God was good to Job before the ordeal why can’t God be good to him after? The goodness of God had nothing to do with Job’s ordeal and Satan’s challenge. They are not byproducts of one another. They stand alone. God is the provider of “every good and perfect gift” (see James 1:17). Those gifts are not dependent upon our loyalty or our faith. They are simply His manifestation of grace, goodness, and love.

God blessed Job for simply being Job, nothing else. Yes, He restored what the Satan had taken, but He didn’t do it because Job was good. He did it because He is good. God could have left Job in a depleted state, but didn’t because “The Lord God is both merciful and gracious, longsuffering, and abundant in goodness and truth,” (see Exodus 34:6-7). He bestows grace upon those who don’t deserve it and blessings upon those who haven’t earned it. He is better to us than we deserve. That’s why God “restored Job’s losses when he prayed for his friends.” That God gave him “twice as much as he had before,” (42:10) is simply the cherry on top.

If God had left Job in that dreadful situation does it make him any less good? Does that change their relationship? Could we still be call it a covenant? Yes, without a shadow of a doubt. If the ending was different (meaning that it ended with no restoration) God would still be faithful, for He had delivered Job through the hand of the devil and the oppression of his friends.

God was not faithful to Job because He restored his wealth and family, He was faithful because He is God.

God’s goodness is the eternal wisdom of the book. Then, and today, thousands of years later, God knows what He is doing whether we know it or not. God’s blessings come in both sunshine and rain. God is with you, if you know it or not, and God is right, if you understand it or not. We, in turn, should live faithfully and without doubt because our Lord really does know what’s best for us and is actively seeking out our best interests.

The book closes with Job’s epitaph. That it is both short and sweet, yet shows God’s grace and faithfulness is astounding. May we live our lives so that it will be written of us “they died, old and full of days” also.4

I have loved the study of this story and the journey we took exploring the ages of old. I hope this has been a blessing to you and something that taught you the value of suffering, hope, trust, and patience. This story beautifully describes the sanctity of suffering. It shows us how God set apart Job for an eternal purpose. I pray when the moment comes to be a Job to our world, we value the trust God puts in us and the hope our life can bring others.

I want to leave you with Psalm 90, a Prayer of Moses the Man of God. It seems fitting.

Lord, You have been our dwelling place in all generations. Before the mountains were brought forth, or ever You had formed the earth and the world, even from everlasting to everlasting, You are God. You turn man to destruction, And say, “Return, O children of men.” For a thousand years in Your sight are like yesterday when it is past, and like a watch in the night. You carry them away like a flood; they are like a sleep. In the morning they are like grass which grows up: in the morning it flourishes and grows up; in the evening it is cut down and withers. For we have been consumed by Your anger, and by Your wrath we are terrified. You have set our iniquities before You, our secret sins in the light of Your countenance. For all our days have passed away in Your wrath; we finish our years like a sigh. The days of our lives are seventy years; and if by reason of strength they are eighty years, yet their boast is only labor and sorrow; for it is soon cut off, and we fly away. Who knows the power of Your anger? For as the fear of You, so is Your wrath. So teach us to number our days, that we may gain a heart of wisdom. Return, O Lord! How long? And have compassion on Your servants. Oh, satisfy us early with Your mercy, that we may rejoice and be glad all our days! Make us glad according to the days in which You have afflicted us, the years in which we have seen evil. Let Your work appear to Your servants, and Your glory to their children. And let the beauty of the Lord our God be upon us, and establish the work of our hands for us; yes, establish the work of our hands.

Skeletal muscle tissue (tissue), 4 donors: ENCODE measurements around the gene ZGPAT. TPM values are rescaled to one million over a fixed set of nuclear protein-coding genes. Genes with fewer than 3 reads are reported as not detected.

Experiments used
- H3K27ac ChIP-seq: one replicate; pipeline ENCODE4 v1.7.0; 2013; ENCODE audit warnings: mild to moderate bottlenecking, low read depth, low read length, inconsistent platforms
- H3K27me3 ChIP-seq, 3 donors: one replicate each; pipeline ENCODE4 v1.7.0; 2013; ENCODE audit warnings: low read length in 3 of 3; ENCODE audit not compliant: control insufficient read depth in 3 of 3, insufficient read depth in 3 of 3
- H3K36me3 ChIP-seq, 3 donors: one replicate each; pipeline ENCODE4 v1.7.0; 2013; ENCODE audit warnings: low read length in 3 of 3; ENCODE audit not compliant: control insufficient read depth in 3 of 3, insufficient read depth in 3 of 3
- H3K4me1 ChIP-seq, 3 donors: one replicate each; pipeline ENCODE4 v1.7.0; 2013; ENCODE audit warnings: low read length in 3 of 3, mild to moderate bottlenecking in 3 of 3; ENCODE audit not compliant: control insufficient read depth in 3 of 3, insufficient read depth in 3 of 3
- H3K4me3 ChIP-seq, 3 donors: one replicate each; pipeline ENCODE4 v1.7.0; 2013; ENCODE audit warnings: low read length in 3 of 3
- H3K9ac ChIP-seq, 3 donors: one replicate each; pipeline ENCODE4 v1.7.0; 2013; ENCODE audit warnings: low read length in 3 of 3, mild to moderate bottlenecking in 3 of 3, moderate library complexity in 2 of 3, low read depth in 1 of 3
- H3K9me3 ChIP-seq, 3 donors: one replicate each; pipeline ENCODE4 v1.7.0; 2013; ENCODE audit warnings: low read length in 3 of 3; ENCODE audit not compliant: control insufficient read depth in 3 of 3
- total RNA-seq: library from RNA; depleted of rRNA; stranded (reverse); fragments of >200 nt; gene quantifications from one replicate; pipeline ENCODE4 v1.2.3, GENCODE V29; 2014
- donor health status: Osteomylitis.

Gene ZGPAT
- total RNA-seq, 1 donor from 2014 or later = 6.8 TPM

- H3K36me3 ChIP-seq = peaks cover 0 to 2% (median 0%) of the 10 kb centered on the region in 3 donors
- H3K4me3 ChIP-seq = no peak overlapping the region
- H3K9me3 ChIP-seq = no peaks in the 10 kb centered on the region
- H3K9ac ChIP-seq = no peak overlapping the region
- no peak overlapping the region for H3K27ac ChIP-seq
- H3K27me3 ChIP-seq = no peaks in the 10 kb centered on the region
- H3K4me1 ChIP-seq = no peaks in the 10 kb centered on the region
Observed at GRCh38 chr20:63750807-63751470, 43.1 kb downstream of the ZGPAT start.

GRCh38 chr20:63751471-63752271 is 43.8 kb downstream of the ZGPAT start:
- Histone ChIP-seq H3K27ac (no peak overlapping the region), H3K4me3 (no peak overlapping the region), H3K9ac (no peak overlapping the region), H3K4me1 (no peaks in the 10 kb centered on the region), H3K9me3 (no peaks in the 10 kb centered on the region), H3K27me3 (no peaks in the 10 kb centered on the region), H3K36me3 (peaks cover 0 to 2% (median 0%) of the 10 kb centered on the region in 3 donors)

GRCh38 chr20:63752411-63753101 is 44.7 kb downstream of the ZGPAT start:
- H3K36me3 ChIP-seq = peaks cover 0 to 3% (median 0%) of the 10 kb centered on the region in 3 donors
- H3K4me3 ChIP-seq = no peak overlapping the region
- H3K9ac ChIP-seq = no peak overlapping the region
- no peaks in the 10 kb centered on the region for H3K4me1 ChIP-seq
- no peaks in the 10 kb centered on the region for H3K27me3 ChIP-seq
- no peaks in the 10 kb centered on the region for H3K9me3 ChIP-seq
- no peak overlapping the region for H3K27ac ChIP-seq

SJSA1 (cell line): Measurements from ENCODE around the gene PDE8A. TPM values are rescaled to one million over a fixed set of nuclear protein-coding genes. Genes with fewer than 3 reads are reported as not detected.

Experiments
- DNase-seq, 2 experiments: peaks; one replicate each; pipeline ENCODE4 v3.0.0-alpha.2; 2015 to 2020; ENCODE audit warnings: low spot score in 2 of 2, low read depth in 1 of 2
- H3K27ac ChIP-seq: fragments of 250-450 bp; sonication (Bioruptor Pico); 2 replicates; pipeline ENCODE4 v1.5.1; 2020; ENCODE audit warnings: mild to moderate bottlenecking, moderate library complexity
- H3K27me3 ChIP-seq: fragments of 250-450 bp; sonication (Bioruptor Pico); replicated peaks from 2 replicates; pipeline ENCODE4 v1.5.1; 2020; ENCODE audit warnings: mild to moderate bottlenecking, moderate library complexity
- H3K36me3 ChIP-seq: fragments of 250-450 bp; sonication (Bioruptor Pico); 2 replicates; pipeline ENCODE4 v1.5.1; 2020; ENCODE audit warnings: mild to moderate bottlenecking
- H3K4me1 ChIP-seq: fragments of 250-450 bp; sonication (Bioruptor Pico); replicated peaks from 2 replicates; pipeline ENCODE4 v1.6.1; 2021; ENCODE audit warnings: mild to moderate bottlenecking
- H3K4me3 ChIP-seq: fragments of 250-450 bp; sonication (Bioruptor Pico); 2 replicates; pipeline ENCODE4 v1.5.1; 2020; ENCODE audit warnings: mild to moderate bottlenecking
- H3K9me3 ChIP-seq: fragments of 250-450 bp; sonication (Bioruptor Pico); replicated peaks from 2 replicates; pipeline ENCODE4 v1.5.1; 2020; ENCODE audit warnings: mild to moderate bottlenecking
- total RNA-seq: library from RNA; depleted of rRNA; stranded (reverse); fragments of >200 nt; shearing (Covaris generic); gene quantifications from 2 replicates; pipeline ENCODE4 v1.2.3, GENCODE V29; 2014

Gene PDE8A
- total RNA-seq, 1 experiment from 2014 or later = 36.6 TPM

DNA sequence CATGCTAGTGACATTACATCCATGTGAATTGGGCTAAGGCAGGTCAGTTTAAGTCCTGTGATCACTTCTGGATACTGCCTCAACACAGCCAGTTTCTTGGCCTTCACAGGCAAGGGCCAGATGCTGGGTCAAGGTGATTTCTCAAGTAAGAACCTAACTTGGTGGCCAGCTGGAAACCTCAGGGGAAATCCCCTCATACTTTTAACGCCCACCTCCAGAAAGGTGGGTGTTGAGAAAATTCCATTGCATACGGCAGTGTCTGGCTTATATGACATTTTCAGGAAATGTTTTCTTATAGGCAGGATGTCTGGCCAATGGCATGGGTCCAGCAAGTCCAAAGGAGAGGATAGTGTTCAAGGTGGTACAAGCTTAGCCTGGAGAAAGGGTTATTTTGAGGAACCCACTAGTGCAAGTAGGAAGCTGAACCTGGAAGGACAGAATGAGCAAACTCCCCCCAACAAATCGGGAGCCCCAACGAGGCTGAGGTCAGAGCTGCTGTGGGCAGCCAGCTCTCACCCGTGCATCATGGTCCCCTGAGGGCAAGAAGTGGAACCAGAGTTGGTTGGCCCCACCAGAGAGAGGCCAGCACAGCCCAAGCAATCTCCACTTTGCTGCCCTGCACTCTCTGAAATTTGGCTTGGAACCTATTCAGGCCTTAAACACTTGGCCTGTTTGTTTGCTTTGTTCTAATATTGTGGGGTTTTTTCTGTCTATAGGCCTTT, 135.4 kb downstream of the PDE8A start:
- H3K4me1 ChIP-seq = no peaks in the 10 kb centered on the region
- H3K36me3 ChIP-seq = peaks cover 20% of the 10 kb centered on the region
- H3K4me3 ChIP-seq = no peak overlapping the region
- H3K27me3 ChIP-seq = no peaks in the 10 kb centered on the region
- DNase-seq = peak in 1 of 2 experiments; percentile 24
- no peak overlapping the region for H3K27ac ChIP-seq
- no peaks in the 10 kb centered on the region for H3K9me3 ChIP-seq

Notes

1 Robert L. Alden, Job, 411.

2 Derek Thomas, The Storm Breaks: Job Simply Explained, 325.

3 Thomas, The Storm Breaks, 334-338.

4 Thomas, The Storm Breaks, 340.

All Scripture is taken from the New King James Version (c) 1982 by Thomas Nelson, Inc. All rights reserved. Used by permission.